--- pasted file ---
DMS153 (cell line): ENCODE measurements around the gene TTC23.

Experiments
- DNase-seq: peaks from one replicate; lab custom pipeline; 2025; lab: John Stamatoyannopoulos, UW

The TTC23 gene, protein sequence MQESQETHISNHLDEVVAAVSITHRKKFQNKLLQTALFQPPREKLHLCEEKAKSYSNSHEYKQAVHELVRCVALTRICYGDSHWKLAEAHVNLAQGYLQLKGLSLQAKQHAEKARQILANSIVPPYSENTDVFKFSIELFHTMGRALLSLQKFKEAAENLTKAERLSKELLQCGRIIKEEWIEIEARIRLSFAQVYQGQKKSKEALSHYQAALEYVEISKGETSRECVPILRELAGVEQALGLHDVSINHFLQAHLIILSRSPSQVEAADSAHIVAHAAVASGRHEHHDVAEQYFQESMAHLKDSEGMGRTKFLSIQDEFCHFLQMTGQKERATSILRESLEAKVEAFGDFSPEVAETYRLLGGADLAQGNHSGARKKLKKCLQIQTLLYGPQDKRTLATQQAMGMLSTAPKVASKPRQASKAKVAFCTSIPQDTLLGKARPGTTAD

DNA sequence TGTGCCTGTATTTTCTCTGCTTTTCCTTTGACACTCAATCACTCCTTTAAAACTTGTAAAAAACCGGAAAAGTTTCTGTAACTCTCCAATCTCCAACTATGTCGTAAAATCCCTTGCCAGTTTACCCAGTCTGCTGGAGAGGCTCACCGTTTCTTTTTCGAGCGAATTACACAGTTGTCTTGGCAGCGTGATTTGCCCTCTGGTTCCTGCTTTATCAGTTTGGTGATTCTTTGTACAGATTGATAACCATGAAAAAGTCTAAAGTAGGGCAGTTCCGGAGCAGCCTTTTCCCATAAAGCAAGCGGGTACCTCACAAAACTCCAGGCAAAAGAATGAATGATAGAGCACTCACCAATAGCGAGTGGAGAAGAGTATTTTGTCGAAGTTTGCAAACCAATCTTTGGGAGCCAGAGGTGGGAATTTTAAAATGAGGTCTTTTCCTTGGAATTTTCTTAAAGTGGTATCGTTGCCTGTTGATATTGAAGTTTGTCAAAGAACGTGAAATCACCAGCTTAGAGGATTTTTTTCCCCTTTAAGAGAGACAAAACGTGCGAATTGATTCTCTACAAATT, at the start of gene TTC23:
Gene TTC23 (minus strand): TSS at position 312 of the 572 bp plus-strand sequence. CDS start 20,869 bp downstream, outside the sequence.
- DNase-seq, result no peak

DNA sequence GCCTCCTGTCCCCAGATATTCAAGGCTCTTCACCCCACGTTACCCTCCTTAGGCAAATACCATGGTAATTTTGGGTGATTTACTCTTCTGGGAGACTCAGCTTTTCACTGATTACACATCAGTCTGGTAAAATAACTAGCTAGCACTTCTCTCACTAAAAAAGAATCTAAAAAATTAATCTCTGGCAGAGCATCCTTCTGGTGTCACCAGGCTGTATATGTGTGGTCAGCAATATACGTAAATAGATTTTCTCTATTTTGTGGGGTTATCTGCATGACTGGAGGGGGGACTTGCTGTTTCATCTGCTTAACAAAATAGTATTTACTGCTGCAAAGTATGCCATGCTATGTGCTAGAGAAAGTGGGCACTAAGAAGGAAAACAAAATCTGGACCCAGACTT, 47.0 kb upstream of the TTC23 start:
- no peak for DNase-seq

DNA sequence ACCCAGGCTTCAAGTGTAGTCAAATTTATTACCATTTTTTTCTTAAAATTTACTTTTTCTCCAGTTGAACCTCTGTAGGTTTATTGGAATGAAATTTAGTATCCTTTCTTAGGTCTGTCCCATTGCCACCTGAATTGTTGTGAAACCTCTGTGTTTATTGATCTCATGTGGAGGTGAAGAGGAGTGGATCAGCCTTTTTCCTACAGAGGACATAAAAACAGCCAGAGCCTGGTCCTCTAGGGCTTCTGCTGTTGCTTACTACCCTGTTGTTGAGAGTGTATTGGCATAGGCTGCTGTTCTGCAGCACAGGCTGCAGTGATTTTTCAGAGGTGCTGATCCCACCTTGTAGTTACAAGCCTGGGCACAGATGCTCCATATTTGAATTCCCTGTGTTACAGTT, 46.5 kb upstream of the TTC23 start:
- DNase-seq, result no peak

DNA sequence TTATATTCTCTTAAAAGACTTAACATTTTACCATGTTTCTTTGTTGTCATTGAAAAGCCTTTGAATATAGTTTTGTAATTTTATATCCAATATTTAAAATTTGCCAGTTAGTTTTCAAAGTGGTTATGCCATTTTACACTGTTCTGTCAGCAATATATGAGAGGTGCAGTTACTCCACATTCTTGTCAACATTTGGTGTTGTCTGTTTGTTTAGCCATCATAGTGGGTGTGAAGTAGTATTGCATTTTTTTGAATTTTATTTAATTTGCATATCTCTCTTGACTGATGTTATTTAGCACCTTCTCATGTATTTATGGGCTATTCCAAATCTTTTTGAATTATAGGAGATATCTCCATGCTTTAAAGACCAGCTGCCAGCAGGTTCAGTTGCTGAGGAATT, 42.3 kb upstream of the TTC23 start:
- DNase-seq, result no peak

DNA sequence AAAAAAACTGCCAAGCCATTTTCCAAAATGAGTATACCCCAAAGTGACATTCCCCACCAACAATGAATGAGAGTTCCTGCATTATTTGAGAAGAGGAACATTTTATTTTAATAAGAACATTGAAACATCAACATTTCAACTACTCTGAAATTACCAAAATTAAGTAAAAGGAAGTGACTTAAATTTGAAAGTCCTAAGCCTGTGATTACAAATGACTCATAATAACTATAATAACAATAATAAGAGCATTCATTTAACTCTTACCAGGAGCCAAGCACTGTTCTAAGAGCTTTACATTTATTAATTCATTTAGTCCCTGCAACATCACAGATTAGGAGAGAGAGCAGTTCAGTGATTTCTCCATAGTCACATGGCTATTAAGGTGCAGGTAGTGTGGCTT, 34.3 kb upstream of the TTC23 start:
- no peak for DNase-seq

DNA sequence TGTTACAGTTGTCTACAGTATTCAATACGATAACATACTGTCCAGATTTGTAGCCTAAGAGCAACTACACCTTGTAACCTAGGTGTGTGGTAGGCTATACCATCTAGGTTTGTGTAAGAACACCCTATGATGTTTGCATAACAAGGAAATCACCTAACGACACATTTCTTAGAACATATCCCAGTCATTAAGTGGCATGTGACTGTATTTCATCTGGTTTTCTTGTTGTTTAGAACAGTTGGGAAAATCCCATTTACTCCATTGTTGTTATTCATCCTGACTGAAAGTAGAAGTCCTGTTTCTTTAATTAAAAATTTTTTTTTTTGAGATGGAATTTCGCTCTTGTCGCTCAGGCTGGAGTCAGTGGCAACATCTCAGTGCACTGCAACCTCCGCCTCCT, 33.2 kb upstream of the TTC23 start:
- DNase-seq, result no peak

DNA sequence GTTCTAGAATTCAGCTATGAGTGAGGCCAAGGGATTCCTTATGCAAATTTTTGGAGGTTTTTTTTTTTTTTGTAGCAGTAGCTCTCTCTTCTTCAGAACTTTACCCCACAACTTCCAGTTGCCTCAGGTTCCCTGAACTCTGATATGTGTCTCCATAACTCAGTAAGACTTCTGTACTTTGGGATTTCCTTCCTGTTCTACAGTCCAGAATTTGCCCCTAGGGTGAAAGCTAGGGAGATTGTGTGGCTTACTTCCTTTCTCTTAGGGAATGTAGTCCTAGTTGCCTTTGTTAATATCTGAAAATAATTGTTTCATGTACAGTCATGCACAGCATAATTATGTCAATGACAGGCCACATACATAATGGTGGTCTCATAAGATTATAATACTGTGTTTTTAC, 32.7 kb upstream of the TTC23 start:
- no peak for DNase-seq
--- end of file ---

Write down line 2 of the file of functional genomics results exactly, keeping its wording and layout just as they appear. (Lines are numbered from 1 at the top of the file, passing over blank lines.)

Experiments